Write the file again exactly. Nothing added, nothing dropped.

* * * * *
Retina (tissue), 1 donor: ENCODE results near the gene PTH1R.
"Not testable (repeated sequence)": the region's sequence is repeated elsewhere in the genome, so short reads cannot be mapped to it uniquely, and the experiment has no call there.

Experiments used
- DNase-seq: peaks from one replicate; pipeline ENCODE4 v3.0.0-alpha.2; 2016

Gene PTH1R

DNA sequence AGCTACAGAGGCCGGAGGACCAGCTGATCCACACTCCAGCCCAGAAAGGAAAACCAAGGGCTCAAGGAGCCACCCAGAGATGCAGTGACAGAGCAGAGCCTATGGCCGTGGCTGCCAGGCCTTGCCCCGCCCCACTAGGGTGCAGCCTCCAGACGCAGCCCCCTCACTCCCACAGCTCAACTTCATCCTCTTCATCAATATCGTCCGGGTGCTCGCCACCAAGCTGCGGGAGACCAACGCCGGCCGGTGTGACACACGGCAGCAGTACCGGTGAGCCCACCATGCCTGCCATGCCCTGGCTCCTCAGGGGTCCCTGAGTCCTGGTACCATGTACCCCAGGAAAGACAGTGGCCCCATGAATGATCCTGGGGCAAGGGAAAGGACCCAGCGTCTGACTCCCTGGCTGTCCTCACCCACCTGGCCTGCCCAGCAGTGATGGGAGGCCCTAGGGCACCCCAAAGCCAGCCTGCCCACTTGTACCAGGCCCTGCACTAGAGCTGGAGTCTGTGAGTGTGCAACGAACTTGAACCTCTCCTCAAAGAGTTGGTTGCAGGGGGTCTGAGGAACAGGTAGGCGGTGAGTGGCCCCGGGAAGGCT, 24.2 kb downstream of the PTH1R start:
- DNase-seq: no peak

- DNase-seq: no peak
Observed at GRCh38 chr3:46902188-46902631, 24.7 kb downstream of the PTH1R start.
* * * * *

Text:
Retina (tissue), 1 donor: ENCODE results near the gene PTH1R.
"Not testable (repeated sequence)": the region's sequence is repeated elsewhere in the genome, so short reads cannot be mapped to it uniquely, and the experiment has no call there.

Experiments used
- DNase-seq: peaks from one replicate; pipeline ENCODE4 v3.0.0-alpha.2; 2016

Gene PTH1R

DNA sequence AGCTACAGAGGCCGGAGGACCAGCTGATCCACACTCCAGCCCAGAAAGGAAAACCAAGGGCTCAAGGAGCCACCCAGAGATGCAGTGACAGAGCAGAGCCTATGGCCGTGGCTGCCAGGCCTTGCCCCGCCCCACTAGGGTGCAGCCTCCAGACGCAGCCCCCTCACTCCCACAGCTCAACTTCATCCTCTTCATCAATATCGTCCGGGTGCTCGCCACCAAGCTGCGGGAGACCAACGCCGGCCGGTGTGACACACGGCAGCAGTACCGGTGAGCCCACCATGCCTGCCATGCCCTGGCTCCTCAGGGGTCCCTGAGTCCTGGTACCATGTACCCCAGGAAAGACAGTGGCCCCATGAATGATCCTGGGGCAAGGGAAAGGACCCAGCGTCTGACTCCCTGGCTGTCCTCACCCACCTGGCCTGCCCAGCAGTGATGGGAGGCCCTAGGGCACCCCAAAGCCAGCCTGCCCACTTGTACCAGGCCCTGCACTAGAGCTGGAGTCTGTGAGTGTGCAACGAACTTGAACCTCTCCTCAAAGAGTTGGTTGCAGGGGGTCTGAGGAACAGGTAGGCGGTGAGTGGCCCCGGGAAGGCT, 24.2 kb downstream of the PTH1R start:
- DNase-seq: no peak

- DNase-seq: no peak
Observed at GRCh38 chr3:46902188-46902631, 24.7 kb downstream of the PTH1R start.